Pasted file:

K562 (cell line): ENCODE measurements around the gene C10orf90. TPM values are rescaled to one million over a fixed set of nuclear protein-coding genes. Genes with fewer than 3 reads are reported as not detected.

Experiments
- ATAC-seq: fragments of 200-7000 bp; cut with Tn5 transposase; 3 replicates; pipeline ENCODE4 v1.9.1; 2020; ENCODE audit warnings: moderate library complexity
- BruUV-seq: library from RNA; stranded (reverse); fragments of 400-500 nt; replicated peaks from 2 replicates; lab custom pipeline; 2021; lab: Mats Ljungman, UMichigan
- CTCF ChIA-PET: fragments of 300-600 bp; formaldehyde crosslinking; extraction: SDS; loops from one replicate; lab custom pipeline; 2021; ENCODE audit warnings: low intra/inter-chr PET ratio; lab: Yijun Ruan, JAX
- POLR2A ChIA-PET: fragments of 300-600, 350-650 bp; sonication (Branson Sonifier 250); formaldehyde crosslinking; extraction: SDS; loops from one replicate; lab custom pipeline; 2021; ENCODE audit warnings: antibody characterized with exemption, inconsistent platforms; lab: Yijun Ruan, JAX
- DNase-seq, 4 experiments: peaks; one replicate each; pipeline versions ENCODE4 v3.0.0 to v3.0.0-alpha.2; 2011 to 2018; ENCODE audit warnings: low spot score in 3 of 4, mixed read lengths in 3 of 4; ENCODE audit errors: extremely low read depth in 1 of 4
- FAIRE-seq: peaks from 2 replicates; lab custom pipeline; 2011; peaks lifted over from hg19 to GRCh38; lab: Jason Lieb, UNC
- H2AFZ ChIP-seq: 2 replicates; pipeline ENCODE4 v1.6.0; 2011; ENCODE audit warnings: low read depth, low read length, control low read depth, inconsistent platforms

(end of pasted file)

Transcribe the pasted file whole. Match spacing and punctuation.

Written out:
K562 (cell line): ENCODE measurements around the gene C10orf90. TPM values are rescaled to one million over a fixed set of nuclear protein-coding genes. Genes with fewer than 3 reads are reported as not detected.

Experiments
- ATAC-seq: fragments of 200-7000 bp; cut with Tn5 transposase; 3 replicates; pipeline ENCODE4 v1.9.1; 2020; ENCODE audit warnings: moderate library complexity
- BruUV-seq: library from RNA; stranded (reverse); fragments of 400-500 nt; replicated peaks from 2 replicates; lab custom pipeline; 2021; lab: Mats Ljungman, UMichigan
- CTCF ChIA-PET: fragments of 300-600 bp; formaldehyde crosslinking; extraction: SDS; loops from one replicate; lab custom pipeline; 2021; ENCODE audit warnings: low intra/inter-chr PET ratio; lab: Yijun Ruan, JAX
- POLR2A ChIA-PET: fragments of 300-600, 350-650 bp; sonication (Branson Sonifier 250); formaldehyde crosslinking; extraction: SDS; loops from one replicate; lab custom pipeline; 2021; ENCODE audit warnings: antibody characterized with exemption, inconsistent platforms; lab: Yijun Ruan, JAX
- DNase-seq, 4 experiments: peaks; one replicate each; pipeline versions ENCODE4 v3.0.0 to v3.0.0-alpha.2; 2011 to 2018; ENCODE audit warnings: low spot score in 3 of 4, mixed read lengths in 3 of 4; ENCODE audit errors: extremely low read depth in 1 of 4
- FAIRE-seq: peaks from 2 replicates; lab custom pipeline; 2011; peaks lifted over from hg19 to GRCh38; lab: Jason Lieb, UNC
- H2AFZ ChIP-seq: 2 replicates; pipeline ENCODE4 v1.6.0; 2011; ENCODE audit warnings: low read depth, low read length, control low read depth, inconsistent platforms